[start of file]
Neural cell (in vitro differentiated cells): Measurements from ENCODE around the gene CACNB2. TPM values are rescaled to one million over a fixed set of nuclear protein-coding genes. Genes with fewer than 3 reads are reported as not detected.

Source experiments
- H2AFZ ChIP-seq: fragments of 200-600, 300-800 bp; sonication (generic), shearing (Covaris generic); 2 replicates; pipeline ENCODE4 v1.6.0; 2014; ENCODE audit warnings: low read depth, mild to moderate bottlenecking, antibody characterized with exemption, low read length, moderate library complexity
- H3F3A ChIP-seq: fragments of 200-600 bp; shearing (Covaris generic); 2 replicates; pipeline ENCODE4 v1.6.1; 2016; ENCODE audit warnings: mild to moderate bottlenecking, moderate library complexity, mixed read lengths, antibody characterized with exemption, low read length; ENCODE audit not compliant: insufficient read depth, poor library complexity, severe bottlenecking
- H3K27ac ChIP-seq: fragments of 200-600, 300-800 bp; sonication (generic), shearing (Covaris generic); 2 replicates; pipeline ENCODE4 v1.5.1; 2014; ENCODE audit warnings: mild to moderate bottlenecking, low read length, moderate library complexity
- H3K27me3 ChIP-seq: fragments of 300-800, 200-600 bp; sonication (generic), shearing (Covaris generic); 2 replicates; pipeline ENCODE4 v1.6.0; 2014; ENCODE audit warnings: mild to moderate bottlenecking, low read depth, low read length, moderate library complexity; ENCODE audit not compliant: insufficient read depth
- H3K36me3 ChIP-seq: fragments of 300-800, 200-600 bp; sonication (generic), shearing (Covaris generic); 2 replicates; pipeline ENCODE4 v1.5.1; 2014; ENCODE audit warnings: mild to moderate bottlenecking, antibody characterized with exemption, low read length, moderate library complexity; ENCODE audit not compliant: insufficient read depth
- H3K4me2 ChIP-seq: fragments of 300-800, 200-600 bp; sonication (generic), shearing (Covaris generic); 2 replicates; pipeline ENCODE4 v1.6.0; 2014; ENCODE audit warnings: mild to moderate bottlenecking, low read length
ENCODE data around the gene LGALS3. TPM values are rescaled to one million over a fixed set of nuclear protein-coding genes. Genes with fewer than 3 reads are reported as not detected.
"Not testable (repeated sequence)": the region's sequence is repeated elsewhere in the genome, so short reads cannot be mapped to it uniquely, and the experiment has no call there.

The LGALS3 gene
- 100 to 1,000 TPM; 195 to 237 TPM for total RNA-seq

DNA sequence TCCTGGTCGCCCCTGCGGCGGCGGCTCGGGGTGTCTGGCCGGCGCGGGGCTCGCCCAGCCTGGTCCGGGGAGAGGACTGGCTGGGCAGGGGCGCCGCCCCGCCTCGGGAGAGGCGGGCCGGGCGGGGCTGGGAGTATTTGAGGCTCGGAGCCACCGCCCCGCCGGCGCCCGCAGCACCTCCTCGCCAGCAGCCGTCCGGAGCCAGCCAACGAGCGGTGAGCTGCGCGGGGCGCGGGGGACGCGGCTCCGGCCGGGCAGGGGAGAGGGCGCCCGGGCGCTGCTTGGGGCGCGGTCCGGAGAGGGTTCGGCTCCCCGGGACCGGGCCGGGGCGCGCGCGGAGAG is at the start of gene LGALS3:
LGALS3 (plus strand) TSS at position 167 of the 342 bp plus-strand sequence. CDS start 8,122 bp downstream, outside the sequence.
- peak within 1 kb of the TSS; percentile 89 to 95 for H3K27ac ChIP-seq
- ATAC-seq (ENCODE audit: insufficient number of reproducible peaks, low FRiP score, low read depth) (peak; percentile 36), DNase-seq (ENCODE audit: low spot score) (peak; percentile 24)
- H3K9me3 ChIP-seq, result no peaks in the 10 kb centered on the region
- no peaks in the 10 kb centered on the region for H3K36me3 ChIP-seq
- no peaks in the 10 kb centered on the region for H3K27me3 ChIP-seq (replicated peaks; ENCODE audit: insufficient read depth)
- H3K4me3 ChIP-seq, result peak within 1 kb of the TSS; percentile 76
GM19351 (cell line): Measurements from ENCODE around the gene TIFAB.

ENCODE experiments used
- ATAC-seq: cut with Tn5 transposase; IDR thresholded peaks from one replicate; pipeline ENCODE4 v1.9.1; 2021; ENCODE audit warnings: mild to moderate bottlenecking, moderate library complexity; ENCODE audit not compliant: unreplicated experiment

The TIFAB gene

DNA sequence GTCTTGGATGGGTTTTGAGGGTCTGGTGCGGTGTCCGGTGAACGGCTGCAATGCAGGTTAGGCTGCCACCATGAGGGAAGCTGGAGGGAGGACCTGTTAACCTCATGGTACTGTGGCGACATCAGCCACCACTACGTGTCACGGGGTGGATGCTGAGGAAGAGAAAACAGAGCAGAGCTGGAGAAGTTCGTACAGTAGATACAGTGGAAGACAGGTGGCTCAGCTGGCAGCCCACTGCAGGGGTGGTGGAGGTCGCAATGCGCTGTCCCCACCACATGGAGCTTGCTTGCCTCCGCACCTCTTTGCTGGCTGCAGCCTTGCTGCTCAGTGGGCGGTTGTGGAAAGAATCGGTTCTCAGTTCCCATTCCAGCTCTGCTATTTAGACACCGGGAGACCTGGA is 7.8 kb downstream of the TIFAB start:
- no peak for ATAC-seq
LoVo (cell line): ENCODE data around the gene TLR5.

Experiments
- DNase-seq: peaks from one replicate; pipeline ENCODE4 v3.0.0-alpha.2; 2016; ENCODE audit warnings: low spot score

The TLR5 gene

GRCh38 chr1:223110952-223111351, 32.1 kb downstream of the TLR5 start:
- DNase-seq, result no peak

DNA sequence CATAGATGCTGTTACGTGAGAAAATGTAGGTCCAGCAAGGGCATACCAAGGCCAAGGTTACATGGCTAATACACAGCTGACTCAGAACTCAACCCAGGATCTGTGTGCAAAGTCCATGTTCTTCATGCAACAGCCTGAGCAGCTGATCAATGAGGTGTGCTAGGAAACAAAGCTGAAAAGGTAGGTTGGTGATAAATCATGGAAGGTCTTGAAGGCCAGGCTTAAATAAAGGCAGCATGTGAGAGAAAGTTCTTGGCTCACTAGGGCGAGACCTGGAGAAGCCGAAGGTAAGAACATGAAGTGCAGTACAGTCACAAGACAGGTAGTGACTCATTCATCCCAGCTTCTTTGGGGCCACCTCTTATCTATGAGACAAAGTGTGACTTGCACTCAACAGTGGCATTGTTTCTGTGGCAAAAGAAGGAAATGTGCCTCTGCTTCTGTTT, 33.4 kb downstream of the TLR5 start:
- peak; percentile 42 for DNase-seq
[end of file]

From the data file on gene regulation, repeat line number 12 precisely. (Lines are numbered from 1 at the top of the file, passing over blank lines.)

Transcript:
- 100 to 1,000 TPM; 195 to 237 TPM for total RNA-seq